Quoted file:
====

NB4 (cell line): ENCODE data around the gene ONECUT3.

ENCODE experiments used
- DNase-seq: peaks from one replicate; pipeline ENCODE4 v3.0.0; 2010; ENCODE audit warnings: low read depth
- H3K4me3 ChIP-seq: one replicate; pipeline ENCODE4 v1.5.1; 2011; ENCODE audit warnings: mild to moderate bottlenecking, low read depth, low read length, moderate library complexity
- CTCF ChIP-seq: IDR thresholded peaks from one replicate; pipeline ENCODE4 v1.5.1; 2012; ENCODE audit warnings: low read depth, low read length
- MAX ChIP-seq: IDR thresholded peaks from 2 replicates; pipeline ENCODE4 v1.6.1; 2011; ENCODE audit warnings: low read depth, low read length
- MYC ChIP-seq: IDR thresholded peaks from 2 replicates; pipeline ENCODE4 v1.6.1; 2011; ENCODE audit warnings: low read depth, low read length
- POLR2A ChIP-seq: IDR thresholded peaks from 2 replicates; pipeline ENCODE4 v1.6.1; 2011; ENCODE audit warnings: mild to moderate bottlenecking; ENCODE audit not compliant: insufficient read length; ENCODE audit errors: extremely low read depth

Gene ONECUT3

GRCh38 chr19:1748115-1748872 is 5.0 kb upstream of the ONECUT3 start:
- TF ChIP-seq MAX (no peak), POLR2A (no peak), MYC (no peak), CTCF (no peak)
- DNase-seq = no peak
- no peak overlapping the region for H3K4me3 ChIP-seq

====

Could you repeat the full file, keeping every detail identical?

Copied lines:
NB4 (cell line): ENCODE data around the gene ONECUT3.

ENCODE experiments used
- DNase-seq: peaks from one replicate; pipeline ENCODE4 v3.0.0; 2010; ENCODE audit warnings: low read depth
- H3K4me3 ChIP-seq: one replicate; pipeline ENCODE4 v1.5.1; 2011; ENCODE audit warnings: mild to moderate bottlenecking, low read depth, low read length, moderate library complexity
- CTCF ChIP-seq: IDR thresholded peaks from one replicate; pipeline ENCODE4 v1.5.1; 2012; ENCODE audit warnings: low read depth, low read length
- MAX ChIP-seq: IDR thresholded peaks from 2 replicates; pipeline ENCODE4 v1.6.1; 2011; ENCODE audit warnings: low read depth, low read length
- MYC ChIP-seq: IDR thresholded peaks from 2 replicates; pipeline ENCODE4 v1.6.1; 2011; ENCODE audit warnings: low read depth, low read length
- POLR2A ChIP-seq: IDR thresholded peaks from 2 replicates; pipeline ENCODE4 v1.6.1; 2011; ENCODE audit warnings: mild to moderate bottlenecking; ENCODE audit not compliant: insufficient read length; ENCODE audit errors: extremely low read depth

Gene ONECUT3

GRCh38 chr19:1748115-1748872 is 5.0 kb upstream of the ONECUT3 start:
- TF ChIP-seq MAX (no peak), POLR2A (no peak), MYC (no peak), CTCF (no peak)
- DNase-seq = no peak
- no peak overlapping the region for H3K4me3 ChIP-seq